You won't be at your grandparents funeral, speaking about the good things they did in their life.

Instead, they will be at yours.

You won't find your purpose in life, the love of your life, get married or raise a family.

You won't celebrate another Christmas, Easter or birthday.

You won't turn another year older.

You will never see the places you've always dreamed of seeing.

You will not allow yourself the opportunity to get help.

This will be the last sunset you see.

You'll never see the sky change from a bright blue to purples, pinks, oranges, and yellows meshing together over the landscape again.

If the light has left your eyes and all you see is the darkness, know that it can get better. Let yourself get better.

This is what you will miss if you leave the world today.

This is who will care about you when you are gone.

You can change lives. But I hope it's not at the expense of yours.

We care. People care.

Don't let today be the end.

You don't have to live forever sad. You can be happy. It's not wrong to ask for help.

Thank you for staying. Thank you for fighting.

Suicide is a real problem that no one wants to talk about. I'm sure you're no different. But we need to talk about it. There is no difference between being suicidal and committing suicide. If someone tells you they want to kill themselves, do not think they won't do it. Do not just tell them, “Oh you'll be fine." Because when they aren't, you will wonder what you could have done to help. Sit with them however long you need to and tell them it will get better. Talk to them about their problems and tell them there is help. Be the help. Get them assistance. Remind them of all the things they will miss in life.

If you or someone you know is experiencing suicidal thoughts, call the National Suicide Prevention Hotline — 1-800-273-8255

Cover Image Credit: Brittani Norman

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The Only Difference Between A Summer Body And Your Winter Body Is Your Attitude

Your love handles need love, too.

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Summer is coming and for most, this is a very exciting time. The weather is warm, school is out, and the beaches are packed. Although summer is great most of the time, it can also be super stressful for people who aren't confident in their bodies. There is a body ideal that is set on media sharing sites such as Instagram, Facebook, and VSCO that makes people feel like they need to fit that image to be considered attractive.

My first problem is, well, these images are unrealistic in the first place. Most of the time, people posting photos of them in their bikinis or swim trunks have edited the photo in some way. Whether they've edited it to appear skinnier, more muscular, or tanner, odds are they've doctored the photo in some way. Even if they haven't, who cares!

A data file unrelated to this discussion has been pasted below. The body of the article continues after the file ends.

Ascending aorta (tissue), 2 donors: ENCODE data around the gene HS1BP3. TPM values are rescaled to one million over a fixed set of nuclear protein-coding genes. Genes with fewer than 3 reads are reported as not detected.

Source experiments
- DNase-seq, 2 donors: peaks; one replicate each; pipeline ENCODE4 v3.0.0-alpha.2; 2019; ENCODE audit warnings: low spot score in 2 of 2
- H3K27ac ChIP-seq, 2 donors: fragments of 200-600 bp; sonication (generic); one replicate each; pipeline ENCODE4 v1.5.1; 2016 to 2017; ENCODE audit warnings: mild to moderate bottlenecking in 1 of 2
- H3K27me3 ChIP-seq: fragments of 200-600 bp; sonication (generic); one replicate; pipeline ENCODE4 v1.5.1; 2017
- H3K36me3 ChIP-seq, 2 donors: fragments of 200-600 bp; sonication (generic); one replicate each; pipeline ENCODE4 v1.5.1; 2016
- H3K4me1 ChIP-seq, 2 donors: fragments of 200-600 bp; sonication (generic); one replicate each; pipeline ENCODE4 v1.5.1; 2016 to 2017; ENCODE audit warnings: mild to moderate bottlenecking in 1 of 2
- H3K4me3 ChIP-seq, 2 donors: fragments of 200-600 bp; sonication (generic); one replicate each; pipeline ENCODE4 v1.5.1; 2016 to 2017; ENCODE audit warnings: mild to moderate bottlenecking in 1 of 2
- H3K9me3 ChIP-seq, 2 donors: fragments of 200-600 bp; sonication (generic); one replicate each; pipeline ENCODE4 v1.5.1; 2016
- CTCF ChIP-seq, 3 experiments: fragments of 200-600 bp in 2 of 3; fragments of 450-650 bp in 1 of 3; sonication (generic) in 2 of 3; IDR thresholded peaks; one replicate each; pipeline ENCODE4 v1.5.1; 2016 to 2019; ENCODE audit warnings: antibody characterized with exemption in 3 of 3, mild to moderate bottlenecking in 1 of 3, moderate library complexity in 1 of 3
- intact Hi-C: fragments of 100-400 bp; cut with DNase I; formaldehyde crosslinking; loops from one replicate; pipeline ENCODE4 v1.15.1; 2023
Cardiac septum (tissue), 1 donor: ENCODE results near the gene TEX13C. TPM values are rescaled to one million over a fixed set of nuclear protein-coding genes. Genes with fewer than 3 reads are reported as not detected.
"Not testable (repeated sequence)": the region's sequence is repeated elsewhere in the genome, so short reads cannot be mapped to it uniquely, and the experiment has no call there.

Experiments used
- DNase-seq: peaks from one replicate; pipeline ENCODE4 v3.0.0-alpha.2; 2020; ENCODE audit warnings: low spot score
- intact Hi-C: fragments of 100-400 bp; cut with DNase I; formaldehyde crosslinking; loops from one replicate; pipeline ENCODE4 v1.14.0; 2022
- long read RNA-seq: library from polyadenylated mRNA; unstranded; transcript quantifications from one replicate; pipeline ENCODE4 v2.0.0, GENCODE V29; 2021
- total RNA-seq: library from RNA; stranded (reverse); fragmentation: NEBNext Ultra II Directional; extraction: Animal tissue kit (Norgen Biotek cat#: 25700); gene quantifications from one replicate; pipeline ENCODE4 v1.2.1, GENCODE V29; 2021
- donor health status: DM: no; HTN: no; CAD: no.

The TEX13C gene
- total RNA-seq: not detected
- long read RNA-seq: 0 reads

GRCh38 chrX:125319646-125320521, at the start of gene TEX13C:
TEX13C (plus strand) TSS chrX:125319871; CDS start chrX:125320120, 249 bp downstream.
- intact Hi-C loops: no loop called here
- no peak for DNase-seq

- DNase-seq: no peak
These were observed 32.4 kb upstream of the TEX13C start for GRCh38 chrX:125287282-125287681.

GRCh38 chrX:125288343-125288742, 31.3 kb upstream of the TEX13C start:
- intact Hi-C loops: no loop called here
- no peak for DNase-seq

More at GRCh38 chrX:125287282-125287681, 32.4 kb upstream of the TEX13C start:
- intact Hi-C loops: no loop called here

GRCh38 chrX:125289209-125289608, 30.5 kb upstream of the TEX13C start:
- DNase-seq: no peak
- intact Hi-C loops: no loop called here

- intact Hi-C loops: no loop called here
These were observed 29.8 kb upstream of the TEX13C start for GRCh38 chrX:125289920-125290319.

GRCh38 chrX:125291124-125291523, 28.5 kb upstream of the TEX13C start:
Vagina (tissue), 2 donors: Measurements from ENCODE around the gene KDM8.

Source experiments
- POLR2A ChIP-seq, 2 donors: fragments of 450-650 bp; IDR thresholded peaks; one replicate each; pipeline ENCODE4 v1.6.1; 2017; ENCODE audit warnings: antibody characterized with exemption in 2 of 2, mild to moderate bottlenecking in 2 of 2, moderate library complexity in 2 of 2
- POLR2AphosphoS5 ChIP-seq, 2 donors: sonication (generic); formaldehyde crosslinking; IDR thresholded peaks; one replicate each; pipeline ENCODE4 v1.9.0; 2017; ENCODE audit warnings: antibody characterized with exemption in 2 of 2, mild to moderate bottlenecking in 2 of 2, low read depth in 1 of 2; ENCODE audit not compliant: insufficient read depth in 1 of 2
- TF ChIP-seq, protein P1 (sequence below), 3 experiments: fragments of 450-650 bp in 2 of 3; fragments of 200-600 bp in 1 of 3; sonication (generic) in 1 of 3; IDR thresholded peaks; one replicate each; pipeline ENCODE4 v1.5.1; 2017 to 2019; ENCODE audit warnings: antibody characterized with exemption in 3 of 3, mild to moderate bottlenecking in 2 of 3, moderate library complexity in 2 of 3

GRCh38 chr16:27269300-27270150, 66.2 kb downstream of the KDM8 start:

I know I've personally struggled when it comes time to buy a bathing suit. Honestly, it's the worst thing ever. Looking in the mirror and seeing what you look like after the holidays and 4 months without the sun can be shocking. It's time to embrace this! I've seen so many people posting "working on my summer body," or "getting ready for bikini season," and it's honestly just sad.

A person shouldn't have to change their everyday lifestyle to want to "look good" in their bathing suit. What's wrong with a little extra weight on the thighs or some cellulite on your butt? As long as you feel confident with your body, you should want to embrace it and show it off!

Feeling confident in today's world is harder than ever for women. The media is pushing body positivity, but it doesn't seem like it applies to everyone. If a celebrity is a little thicker, everyone applauds them and talks about how beautiful they are, "even though they're bigger," and that is exactly where the problem lies. Shifting the standard of beauty because someone is bigger totally discredits whatever compliments they receive. It's a backhanded compliment and it's not fair to include a comment about their weight while trying to compliment them. Someone's beauty should not be defined by how big or small they are and saying people are an exception to the rule probably hurts them more than you think.

I don't know about you but I won't be doing anything to prepare my body for this summer because these people are going to take what I give them! All in all, love yourself first and it'll give others the opportunity to do the same!